|Date Of Birth:||July 28 1962|
|Place Of Birth:||Glasgow|
|Debut:||13-Aug-89, League Cup, Monaghan Utd., (a) 4-1|
Amongst the candidates for membership of Dundalk’s Hall of Fame there is no shortage of central defenders or just plain old-fashioned centre halves—most of them teak tough and made of granite. But ask any Dundalk supporter to nominate just one of them on a team that is going to war and you can be sure that James Coll will feature high on the list.
Born in the Glasgow Gorbals, his father was from Donegal and James was a regular summer visitor before the family decided to return permanently to Ireland. He spent a while in Dundalk playing for the reserves for three months in early 1984 before he found work in Tallaght, where he played with the local junior team.
Turlough O’Connor signed him for Athlone Town in 1984 and after his appointment as Dundalk manager a year later he tried to bring Coll with him but Athlone’s demands were too high. At the end of his Athlone spell he spent periods with St Patrick’s Athletic and with Limerick, before linking up again with O’Connor in 1989, replacing Jim Gannon.
The return of Tom McNulty from his Finn Harps sojourn added extra steel to the remnants of the 1987-88 League-Cup Double winning team and although there was no 1989-90 successes in the major trophies, the League Cup and Presidents Cup ended up at Oriel Park.
The addition of Ronnie Murphy a year later completed the rock-solid defence on which Championship-winning teams are founded. Martin Lawlor, Dave Mackey, along with Coll, McNulty and Murphy formed an impregnable fortress in front of Alan O’Neill.
An undefeated 16-game run from the end of December, conceding just four goals, concluded in a last-day classic decider in Cork, when Coll and Murphy dominated the renowned home strikers, Pat Morley and John Caulfield, and Tom McNulty provided the winner for Dundalk’s eighth and O’Connor’s second Championship pennant. James was one of four Dundalk players selected on the All-Star LOI team for the season.
The unbeaten 1990-91 run, lasting 16 games, was extended further at the beginning of the following year to a record-breaking 22, during which a total of eight goals were conceded.
Coll’s great form continued into that season, when he was the recipient of the Dundalk Supporters Player of the Year Award. The 1994-95 season, under new manager Dermot Keely, and with a new defensive set-up, opened disastrously with a single point from the first three League games.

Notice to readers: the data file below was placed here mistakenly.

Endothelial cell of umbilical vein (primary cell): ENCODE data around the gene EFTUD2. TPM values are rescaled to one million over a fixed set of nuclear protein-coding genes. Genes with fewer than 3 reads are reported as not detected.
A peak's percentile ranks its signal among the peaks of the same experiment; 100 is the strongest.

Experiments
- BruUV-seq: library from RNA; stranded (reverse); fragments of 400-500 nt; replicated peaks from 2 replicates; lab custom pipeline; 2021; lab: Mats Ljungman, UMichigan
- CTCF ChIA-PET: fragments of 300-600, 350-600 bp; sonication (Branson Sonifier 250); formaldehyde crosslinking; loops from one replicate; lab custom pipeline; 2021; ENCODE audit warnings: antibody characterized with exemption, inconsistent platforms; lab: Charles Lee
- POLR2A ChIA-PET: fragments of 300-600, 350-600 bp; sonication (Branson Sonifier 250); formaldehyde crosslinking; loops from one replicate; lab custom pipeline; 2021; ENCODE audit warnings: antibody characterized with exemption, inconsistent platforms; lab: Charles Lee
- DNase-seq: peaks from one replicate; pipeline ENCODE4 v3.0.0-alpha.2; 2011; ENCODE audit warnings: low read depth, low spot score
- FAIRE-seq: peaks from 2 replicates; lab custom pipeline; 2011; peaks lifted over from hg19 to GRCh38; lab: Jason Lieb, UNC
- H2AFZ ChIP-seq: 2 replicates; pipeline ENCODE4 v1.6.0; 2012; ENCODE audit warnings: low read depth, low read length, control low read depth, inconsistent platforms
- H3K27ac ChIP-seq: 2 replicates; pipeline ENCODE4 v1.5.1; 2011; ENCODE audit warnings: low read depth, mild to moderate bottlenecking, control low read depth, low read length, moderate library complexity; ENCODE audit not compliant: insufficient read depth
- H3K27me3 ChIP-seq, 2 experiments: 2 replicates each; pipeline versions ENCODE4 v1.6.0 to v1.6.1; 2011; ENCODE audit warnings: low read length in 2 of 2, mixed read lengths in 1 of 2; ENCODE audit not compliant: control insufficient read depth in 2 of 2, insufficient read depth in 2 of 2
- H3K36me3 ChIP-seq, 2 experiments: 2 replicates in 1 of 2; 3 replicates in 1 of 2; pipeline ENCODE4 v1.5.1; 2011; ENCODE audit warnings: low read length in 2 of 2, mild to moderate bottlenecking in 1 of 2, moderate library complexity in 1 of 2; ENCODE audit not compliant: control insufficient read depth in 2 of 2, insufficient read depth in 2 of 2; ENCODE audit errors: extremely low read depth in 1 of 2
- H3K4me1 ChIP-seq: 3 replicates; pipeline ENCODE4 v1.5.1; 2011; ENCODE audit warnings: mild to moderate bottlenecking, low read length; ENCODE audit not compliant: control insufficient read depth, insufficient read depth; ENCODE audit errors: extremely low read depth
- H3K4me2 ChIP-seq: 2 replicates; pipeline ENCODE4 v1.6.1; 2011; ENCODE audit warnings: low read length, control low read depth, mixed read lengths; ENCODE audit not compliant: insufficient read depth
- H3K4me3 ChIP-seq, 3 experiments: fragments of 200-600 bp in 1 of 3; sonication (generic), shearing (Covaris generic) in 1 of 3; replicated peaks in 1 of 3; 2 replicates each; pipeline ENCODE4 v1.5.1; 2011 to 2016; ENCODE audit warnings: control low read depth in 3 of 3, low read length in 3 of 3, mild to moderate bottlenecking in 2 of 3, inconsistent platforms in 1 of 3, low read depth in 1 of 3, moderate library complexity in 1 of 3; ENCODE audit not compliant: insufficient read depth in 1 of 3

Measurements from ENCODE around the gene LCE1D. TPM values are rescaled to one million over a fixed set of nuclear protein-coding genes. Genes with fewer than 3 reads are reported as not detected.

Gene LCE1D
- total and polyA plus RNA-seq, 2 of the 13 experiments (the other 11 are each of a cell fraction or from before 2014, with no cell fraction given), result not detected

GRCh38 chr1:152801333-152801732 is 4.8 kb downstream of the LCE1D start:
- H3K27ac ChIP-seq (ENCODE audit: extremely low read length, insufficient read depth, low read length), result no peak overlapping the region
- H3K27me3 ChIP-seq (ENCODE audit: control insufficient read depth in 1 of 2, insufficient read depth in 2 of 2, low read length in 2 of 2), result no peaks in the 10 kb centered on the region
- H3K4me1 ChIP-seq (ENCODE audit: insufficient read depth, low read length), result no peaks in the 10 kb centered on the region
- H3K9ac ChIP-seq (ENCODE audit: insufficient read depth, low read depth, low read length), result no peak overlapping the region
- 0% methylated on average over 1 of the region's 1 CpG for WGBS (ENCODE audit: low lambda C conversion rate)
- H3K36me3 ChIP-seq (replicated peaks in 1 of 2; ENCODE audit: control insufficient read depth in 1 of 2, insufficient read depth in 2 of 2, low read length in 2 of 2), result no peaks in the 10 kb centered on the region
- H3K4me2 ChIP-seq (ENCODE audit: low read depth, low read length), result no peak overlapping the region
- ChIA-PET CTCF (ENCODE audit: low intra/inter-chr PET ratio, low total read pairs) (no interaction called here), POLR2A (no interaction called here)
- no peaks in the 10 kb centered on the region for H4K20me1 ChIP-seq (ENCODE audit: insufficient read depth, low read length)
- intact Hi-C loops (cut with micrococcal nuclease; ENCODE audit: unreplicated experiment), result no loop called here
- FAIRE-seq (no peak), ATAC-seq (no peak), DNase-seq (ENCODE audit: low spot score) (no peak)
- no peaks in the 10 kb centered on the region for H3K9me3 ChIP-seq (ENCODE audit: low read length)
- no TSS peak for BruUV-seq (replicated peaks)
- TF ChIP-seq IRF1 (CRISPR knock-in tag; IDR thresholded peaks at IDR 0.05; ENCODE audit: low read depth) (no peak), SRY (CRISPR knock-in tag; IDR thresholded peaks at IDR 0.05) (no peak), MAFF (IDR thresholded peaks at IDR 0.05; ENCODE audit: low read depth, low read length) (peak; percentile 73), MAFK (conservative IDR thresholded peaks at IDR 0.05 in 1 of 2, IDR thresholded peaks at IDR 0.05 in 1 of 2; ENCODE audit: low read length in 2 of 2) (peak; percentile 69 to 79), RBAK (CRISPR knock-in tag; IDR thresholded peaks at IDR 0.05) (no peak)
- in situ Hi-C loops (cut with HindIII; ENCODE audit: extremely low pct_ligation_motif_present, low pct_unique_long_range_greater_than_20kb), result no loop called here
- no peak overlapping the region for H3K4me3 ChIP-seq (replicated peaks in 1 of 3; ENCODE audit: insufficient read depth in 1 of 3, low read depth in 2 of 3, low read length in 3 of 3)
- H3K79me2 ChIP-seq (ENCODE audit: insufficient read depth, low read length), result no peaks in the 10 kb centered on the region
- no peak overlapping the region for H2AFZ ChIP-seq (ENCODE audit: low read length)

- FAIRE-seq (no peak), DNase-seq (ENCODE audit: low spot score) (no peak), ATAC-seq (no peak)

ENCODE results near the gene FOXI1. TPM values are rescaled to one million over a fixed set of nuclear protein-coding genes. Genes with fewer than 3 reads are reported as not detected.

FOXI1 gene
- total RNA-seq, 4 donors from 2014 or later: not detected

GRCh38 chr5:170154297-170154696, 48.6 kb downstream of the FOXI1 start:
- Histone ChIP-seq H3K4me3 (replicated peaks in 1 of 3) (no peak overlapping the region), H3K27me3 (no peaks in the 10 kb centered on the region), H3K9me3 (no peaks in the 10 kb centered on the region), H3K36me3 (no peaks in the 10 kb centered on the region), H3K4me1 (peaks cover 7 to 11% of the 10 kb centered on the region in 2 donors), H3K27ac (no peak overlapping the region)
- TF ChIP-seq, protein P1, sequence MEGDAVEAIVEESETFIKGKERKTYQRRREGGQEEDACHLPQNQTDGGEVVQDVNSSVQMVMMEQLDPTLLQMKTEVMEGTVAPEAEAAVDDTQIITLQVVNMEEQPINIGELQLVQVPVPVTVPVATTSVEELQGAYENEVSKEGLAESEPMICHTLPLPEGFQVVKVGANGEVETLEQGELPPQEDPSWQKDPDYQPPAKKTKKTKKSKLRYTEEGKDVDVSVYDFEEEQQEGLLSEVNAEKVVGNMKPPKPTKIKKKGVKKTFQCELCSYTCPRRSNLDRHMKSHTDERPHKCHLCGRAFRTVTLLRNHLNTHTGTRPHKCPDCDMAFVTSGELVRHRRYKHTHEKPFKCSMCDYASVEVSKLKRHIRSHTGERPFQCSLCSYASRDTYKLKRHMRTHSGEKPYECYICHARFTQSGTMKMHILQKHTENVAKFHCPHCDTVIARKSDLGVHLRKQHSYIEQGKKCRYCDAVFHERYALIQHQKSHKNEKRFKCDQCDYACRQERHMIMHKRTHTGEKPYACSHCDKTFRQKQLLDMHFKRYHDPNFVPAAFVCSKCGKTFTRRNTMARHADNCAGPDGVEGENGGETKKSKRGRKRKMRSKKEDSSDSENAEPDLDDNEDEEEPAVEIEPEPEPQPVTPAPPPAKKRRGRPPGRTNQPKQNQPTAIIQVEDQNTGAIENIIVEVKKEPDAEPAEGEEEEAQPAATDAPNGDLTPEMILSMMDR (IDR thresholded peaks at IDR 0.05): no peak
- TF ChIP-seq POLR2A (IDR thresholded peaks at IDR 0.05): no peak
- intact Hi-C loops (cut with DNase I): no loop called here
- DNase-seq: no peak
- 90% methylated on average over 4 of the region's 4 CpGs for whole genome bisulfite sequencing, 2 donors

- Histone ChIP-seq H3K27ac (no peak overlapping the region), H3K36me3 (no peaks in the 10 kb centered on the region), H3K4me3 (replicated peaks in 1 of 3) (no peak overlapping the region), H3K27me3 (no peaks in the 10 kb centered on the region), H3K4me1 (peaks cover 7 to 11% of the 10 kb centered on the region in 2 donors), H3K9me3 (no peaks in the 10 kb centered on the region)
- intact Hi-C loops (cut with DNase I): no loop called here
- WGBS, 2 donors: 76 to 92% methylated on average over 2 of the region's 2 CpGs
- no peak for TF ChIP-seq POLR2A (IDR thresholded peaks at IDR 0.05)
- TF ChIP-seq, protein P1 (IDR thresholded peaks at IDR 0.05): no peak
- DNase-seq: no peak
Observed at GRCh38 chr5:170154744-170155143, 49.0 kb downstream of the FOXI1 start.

But the back three—Coll, Anto Whelan and Mick Doohan—quickly settled into Keely’s scheme and after some last day heroics at Oriel Park, captain James Coll was collecting the Championship Pennant and was later honoured by his selection to the PFAI Team of the Season.
He was not however offered terms for the following season and Turlough O’Connor again moved in, enticing him to Bohemians. He stayed for a number of seasons, collecting two league runners up awards at Dalymount until a broken leg ended his Premier League career.
His playing career ended during the 1998-99 season, player-managing at Athlone Town for a short while, and finally calling a halt after a couple of games with Monaghan United. He still keeps an eye out for the Dundalk results and maintains his football interests through coaching at NUI Maynooth.
While he was with Athlone Town he was a member of the League of Ireland squad, under Bohemian’s manager Billy Young and captained by Dundalk’s Joey Malone, that travelled to Baghdad in May 1986 to play the Iraq national team for their final warm-up game before the Mexico World Cup finals.
On the birthday of the attending dictator Saddam Hussein and played in sweltering heat before a hostile 100,000 crowd, the Irish team were defeated 1-0, narrowly missing out on a famous draw when Tommy Gaynor’s goal was disallowed for off-side. In honour of the occasion, the squad were the guests of the FAI at Ireland’s November 2008 fixture against Poland.
In 1993 he was capped three times for the League of Ireland, all high-profile games against leading English League teams—Leeds United, Blackburn Rovers and Liverpool.
His most recent visit to Oriel Park was in November 2009 when he lined out with the Dundalk Legends in their 2-1 victory over Manchester United Legends. His back four partners that day were Tommy McConville, Martin Lawlor and Joey Malone—what a quartet.
What They Said About Him
Philip Quinn (Irish Independent) writing in the Dundalk programme for the 1995 FAI Quarter final tie against Derry City: “Norman Hunter bites legs, Vinnie Jones bites noses and a snarl from James Coll is usually enough to send goose pimples shooting up and down the necks of National League centre-forwards. Carved from granite, the Scot is the sort of guy who would not flinch if ordered to spearhead the charge at Bannockburn. He is the National League equivalent of a Sherman tank.” And so say all of us!
4 Wins: League 1990-91, 1994-95; League Cup and Presidents Cup 1989-90.
3 Runners Up: FAI Cup 92-93; League Cup 1994-95; Leinster Cup 1993-94.
4 League of Ireland caps.
Player of the Year 1991-92
PFAI Team of the Season 1994-95
|St Patrick's Ath||1986-87||16(1)|
|European Competition Player Stats|
|Dundalk||1989-90||UFC||2 (0) 0|
|Dundalk||1991-92||EUC||2 (0) 0|
|Bohemians||1995-96||ITC||4 (0) 0|
|Total||8 (0) 0|
|UFC=UEFA Cup; EUC=European Cup; ITC=Inter Toto Cup|